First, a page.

The Government is Here to Help You With Passwords and Authentication
Most people don’t pay a lot of attention to government technical guidance and regulations, which is completely understandable. They’re government regulations, after all. But sometimes, buried deep inside these dense bureaucratic reports, there is some guidance of actual value, and the new authentication guidelines from NIST is one of those rare documents.
NIST is the federal government agency that is responsible for setting technical standards for other government agencies, and companies that do a lot of government work tend to follow those standards as well. A big chunk of what the group does is develop and codify policies and standards for computer security, specifically cryptography and authentication, and NIST has released a new set of proposed Digital Authentication Guidelines that includes a couple of very interesting bits.
The first, and most interesting, piece of new guidance has to do with the use of SMS as an out-of-band channel for two-factor authentication. This has become a very popular method for services to verify users and their devices, but it has a couple of key shortcomings that have led NIST to deprecate SMS for out-of-band authentication. Specifically, the agency said that the risk of texts being intercepted or redirected is a major threat.
“Due to the risk that SMS messages may be intercepted or redirected, implementers of new systems SHOULD carefully consider alternative authenticators. If the out of band verification is to be made using a SMS message on a public mobile telephone network, the verifier SHALL verify that the pre-registered telephone number being used is actually associated with a mobile network and not with a VoIP (or other software-based) service,” NIST said in its proposed guidance.
“It then sends the SMS message to the pre-registered telephone number. Changing the pre-registered telephone number SHALL NOT be possible without two-factor authentication at the time of the change. OOB using SMS is deprecated, and may no longer be allowed in future releases of this guidance.”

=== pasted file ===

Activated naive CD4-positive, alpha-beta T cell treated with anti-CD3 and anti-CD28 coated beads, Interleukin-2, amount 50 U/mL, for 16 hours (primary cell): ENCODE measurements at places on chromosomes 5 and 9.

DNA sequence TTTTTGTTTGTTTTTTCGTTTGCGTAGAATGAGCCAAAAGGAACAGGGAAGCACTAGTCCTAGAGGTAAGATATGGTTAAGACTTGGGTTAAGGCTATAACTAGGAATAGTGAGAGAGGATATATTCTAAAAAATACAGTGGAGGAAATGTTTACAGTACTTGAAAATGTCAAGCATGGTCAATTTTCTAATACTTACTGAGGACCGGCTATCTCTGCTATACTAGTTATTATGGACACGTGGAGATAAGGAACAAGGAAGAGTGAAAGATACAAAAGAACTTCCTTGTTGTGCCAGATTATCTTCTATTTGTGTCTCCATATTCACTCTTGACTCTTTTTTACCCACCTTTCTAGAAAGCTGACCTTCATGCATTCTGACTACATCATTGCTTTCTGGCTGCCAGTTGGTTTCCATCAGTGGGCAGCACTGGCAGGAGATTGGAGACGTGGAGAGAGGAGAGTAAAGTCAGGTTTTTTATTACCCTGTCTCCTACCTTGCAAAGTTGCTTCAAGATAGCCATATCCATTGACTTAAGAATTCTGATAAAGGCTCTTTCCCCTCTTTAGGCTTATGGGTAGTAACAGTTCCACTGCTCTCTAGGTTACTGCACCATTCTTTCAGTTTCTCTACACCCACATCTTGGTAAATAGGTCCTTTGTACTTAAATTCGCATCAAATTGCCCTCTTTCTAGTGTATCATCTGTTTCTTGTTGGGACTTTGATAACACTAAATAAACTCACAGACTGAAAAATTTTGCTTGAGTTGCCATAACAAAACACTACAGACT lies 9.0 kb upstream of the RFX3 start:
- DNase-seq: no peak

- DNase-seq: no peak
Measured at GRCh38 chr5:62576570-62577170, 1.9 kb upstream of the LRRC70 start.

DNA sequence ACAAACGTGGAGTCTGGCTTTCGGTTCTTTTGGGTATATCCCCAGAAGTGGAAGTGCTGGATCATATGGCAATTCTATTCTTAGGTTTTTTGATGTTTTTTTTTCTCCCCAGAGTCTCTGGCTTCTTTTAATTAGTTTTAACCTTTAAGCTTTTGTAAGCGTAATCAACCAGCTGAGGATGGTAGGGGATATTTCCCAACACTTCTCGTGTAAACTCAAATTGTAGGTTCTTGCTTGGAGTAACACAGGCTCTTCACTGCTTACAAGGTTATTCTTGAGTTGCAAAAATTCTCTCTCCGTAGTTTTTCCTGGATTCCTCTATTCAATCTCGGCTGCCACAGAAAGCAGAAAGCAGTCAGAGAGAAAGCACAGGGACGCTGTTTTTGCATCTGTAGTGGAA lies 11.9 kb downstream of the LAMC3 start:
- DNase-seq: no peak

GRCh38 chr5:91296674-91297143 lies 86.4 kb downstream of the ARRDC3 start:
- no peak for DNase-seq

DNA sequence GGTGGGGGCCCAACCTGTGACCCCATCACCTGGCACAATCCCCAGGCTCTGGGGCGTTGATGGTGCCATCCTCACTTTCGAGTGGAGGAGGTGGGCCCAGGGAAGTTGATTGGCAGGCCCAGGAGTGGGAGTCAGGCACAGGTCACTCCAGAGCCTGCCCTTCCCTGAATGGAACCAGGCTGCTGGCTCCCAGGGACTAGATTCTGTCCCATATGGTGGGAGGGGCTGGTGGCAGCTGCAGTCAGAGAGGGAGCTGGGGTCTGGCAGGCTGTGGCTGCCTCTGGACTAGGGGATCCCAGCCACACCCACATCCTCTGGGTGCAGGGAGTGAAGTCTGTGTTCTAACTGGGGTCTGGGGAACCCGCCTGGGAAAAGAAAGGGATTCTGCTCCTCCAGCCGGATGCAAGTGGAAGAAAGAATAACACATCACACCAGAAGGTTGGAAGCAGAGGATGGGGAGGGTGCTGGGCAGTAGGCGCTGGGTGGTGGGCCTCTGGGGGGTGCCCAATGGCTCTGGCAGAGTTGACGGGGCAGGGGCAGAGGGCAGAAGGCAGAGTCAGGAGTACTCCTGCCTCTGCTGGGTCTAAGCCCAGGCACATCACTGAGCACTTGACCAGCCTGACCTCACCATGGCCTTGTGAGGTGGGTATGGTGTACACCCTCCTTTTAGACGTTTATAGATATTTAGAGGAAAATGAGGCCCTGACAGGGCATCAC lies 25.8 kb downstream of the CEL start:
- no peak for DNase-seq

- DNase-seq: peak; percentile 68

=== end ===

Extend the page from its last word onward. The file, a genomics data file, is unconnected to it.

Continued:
That is a major shift in policy for NIST and the organizations that follow its lead. Other forms of two-factor authentication or verification have come to the forefront in recent years, but SMS has become the most popular because of its simplicity and ease of use. But there are more secure options, such as dedicated apps that generate one-time codes on the device, that give organizations a higher level of assurance that the correct person is authenticating.
The other big change has to do with how organizations handle passwords and password policy. The NIST guidelines have a long section on password strength, complexity, and expiration, and the agency recommends that organizations not require users to change their passwords on a regular basis. We know users are bad at creating passwords and just as bad at remembering them, so forcing them to create new passwords every 30 or 90 days actually is counterproductive for security purposes. Passwords should be changed usually only if they’re known to be in a dump from a data breach or suspected to have been compromised.
NIST also recommends that organizations not place artificial and arbitrary limits on the length of passwords, as length typically is the best indicator of password strength.
“Users should be encouraged to make their passwords as lengthy as they want. Since the size of a hashed password is independent of its length, there is no reason not to permit the use of lengthy passwords (or pass phrases) if the user wishes,” the guidance says.
Most organizations develop their own password and authentication policies, based on the specific threat models and needs they have. But the new guidance from NIST has sound, logical, and practical advice that organizations would do well to follow.